Cellulose carbonate (200 mg.) in water (10 ml.) was stirred with mouse liver extract (10 ml.) in 0.05 M citrate pH 4.4 and 0.2 ml. triethylamine added. After leaving overnight the product was washed with six alternate sequences of 0.05 M citrate buffer pH 4.4 and 1 M sodium 11 12 chloride. A control experiment in which cellulose was preparation caused release of 35 ,ug. of glucose while the substituted for cellulose carbonate was also carried out. control preparation caused release of 17,ug. The insolubilized enzyme activities were determined on EXAMPLE XXVH 1 ml. aliquots of the suspensions of both final products in 10 ml. 0.05 M citrate buffer pH 4.4 by incubating Coupling of B-glucosidase with adiazotized diaminowith the substrates (1 ml., 25 mg. in 10 ml. bulfer) shown belllenfi d at v f C ll l s carbonate in Table III alongside substrate controls and reading at Diazotized diaminobenzene derivative m Diaminm 420 The effect P the Substrates llsted at P benzene (distilled in vacuo) was dissolved in a mixture of Table II show there has been reacted mouse liver ;3- f dimethylformamide (100 1 1,), ater (100 mL) and galactosidase, a-mannosidase, a-glucosidase, and B-N- triethylamine (2.5 ml.). Cellulose carbonate (500 mg.) acetylglucosaminidase. was added slowly to the stirred solution. The mixture TABLE TIL-ENZYMATIC ACTIVITY OF INSOLUBILIZED MOUSE LIVER EXTRACT ENZYMES Substrate p-Nitrophenyl o-Nitrophenyl p-Nitrophenyl p-Nitrophenyl 2-acetamido p-D-galactoa-D-niannoa-D-gluco- 2-deoxy 13-D- pyranoside pyranoside pyranoside glucopyranoside Incubation time 2.5 hr. at 37 C. 2.5 hr. at 40 C. 2.5 hr. at 37 C. 2.5 hr. at 37 C.

Cellulose carbonate-mouse liver extract condensate-.- 0. 109 0. 135 0.321 0.370 Cellulose-mouse liver extract control 0. 030 Zero Zero 0. 032

EXAMPLE XXV was stirred overnight at room temperature and then fil- Optimum pH for coupling a-amylase to cellulose 2 583 5 g gg gis 2 2 22: g g ga gi g fig fi h r' l in carbonate m abs ence of t lethy am e 25 ter (200 ml.), and then it was dried in vacuo over P 0 M'Amylase was f p 118mg the Procedure of P A sample of this material (100 mg.) was stirred at 0 X at concentraflon 20 P 100 681101036 C. in N hydrochloric acid solution (5.0 ml.), sodium nibonate (Preparation 118mg q s fi s without trite solution (2%, 5.0 ml.) was added slowly and the ethylamine pH 4.5-10.0 with 3 hours coupling at 4 C- mixture stirred at 0 C. for 15 minutes. The solid was in appropriate buflers. then recovered by centrifugation and washed three times by stirring for 15 minutes with 0.1 M phosphate buffer Bound g g g pH 7.8 10 ml.). rotein, per mg, Per Coupling of fl-glucosidase.-The solid prepared as PH mg-g-solid Pmtein wtmtion above was stirred with fl-glucosidase solution (5 mg. in 3,5 4 8 0.1 M phosphate buffer, pH 7.8; 20 ml.) at 5 C. for 18 if ggg hours. An ice-cold saturated solution of B-naphthol in 414 21,9 1s saturated sodium acetate solution (5 ml.) was added and 2:5 3 fgg the mixture stirred for 15 minutes. The solid was then 4O recovered by centrifugation and washed twice as described above. A control preparation was prepared in exactly the same way using cellulose in place of the diazotized diaminobenzene derivative of cellulose carbonate. Both were made up to 5 ml. with 0.05 M acetate buifer pH 5.0.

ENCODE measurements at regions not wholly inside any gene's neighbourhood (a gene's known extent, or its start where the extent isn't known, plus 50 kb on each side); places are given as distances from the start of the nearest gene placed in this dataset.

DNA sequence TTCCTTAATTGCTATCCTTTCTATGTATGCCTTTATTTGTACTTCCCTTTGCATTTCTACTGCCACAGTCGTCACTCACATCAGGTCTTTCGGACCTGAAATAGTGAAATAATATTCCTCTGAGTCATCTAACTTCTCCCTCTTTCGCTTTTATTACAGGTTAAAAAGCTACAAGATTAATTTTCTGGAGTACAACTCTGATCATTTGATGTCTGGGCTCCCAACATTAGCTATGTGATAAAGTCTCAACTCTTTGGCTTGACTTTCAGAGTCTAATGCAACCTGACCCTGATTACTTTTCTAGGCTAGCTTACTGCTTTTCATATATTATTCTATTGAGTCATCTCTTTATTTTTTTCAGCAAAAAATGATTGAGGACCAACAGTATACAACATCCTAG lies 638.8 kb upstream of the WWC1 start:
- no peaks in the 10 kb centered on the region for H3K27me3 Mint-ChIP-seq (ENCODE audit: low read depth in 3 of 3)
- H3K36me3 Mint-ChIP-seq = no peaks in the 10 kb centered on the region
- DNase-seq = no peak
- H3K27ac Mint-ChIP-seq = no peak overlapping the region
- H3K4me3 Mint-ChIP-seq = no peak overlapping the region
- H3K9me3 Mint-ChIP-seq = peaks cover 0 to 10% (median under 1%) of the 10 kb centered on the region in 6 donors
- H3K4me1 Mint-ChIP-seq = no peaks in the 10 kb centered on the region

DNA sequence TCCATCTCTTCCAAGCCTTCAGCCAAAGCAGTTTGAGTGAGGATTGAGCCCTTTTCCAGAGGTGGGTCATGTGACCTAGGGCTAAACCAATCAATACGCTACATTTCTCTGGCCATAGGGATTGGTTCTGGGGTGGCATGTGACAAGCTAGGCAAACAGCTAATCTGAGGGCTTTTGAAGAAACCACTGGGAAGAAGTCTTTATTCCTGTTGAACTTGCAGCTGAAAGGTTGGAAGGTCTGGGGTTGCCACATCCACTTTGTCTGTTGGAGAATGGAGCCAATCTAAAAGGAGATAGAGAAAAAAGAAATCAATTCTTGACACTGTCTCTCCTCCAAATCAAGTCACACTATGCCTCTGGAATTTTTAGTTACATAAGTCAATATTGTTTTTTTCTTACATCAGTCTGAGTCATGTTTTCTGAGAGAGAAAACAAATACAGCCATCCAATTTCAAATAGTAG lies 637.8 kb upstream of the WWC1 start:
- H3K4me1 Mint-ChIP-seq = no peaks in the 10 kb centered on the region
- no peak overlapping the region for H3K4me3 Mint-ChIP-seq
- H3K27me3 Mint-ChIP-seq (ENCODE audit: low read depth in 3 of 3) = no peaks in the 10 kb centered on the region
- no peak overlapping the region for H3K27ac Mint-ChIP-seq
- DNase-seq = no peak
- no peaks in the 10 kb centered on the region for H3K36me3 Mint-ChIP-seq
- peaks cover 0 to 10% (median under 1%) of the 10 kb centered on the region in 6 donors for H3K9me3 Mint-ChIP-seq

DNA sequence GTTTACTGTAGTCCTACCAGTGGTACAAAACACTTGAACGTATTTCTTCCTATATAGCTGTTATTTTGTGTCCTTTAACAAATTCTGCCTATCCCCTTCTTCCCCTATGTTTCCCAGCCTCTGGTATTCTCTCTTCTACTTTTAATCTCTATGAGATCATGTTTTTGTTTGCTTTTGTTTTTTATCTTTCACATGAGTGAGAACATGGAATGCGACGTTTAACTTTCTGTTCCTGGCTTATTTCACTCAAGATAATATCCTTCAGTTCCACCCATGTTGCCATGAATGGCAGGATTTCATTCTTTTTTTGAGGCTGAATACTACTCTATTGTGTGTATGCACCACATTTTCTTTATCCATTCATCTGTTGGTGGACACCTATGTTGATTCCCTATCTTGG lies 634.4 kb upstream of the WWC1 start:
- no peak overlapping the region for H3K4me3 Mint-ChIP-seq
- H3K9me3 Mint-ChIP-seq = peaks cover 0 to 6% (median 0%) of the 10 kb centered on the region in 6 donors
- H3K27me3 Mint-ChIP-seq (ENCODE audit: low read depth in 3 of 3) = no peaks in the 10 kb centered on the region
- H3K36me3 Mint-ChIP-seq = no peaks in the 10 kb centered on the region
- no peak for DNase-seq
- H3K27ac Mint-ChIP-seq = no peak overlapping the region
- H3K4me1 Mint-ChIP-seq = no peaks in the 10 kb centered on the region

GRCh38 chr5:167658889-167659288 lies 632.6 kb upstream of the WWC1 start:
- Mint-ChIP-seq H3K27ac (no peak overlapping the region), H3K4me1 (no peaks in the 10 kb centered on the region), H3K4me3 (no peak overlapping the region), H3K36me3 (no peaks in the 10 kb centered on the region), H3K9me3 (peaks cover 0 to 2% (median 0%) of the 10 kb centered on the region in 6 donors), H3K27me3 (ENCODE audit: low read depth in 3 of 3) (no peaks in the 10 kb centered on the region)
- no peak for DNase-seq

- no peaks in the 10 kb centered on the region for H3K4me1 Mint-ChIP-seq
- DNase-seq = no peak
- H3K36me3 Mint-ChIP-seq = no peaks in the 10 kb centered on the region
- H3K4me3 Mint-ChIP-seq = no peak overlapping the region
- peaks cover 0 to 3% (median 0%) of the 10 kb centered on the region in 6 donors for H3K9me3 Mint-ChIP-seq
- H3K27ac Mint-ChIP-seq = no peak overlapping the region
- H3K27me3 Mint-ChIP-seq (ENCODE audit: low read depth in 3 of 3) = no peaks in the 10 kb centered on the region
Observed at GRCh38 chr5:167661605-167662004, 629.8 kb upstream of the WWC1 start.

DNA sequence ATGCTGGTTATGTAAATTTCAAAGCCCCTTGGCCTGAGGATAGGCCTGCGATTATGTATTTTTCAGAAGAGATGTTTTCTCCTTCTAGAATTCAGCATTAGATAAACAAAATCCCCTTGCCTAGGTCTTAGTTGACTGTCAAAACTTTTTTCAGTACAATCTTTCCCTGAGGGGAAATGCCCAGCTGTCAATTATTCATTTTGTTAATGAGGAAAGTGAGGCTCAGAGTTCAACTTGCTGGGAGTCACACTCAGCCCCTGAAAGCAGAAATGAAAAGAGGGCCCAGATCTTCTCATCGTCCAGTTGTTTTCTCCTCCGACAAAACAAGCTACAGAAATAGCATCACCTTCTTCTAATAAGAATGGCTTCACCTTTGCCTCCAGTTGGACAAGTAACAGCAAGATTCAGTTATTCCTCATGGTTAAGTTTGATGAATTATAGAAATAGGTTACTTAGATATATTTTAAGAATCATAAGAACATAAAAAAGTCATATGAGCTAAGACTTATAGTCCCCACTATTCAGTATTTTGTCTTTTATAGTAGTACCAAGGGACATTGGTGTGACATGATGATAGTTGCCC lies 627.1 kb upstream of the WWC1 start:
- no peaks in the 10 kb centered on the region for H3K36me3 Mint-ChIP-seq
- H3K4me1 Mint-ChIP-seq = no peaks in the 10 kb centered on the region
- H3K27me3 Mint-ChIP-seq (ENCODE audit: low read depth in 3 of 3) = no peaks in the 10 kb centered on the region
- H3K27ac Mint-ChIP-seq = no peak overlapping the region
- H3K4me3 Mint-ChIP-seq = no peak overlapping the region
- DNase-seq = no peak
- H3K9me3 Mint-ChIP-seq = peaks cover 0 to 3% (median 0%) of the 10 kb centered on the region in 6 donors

Assay of B-glucosidase activity.This was carried out in the normal manner. The test preparation liberated 1.06 ,umole of O-nitrophenol in 15 minutes at 37 C. while the control liberated 0.05 ,umole.

1 unit of (it-amylase is that which liberates reducing sugar equivalent to 1 mg. maltose in 3 minutes at 20 C. Activity of free enzyme in solution=16 units/mg. protein.

a-Amylase was also applied at concentration 20 mg. per 100 mg. cellulose carbonate (Preparation II) at pH 7.6 for coupling times 0.5, 1, 3 and 24 hours.

Bound Enzyme Percent Coupling time protein units retention A L XX III i; 5}; 23:2 Coupling of glucoamylase with diazotized diamino- 5.; 2g 3. benzene derivative of cellulose carbonate l The diazotized diaminobenzene derivative (100 mg.)

EXAMPLE XXVI was prepared as described in Example XXYII. Glucoamylase solution (1.0 ml.) was coupled to this derivative Coupling of slucoamylase to cellulose carbonate as described in Example XXVII. The same washing procellulose carbonate (100 mg) was Stirred with a So1u cedure was carried out and the solid product was finally tion of glucoamylase (ex. Aspergillus niger, 27 units per Suspended 02 M acetate ffer pH 4-0 (5 ml.). A conmg. protein, mg. protein per ml. in M Phosphate trol experiment was carried out in which cellulose rebuffer pH 7.8; 1.0 ml.) at4 C. for 3 hours. The solid Placed the qenvatlvewas filtered off, washed as described in Example XVII The enzymic activities of the test and control preparaand finally suspended in 0.2 M acetate buffer pH 4.0 (5 P were assayed descnbed Example XXVI- 3 ml.). A control reaction was carried out in the same way Sohd phifse enzyme hbifrated 69 of glucose Per 1111- m using 1.0 ml. of glucoamylase solution and 100 mg. cel- 1 Wh1 1e control hberated 23 l' What is claimed is: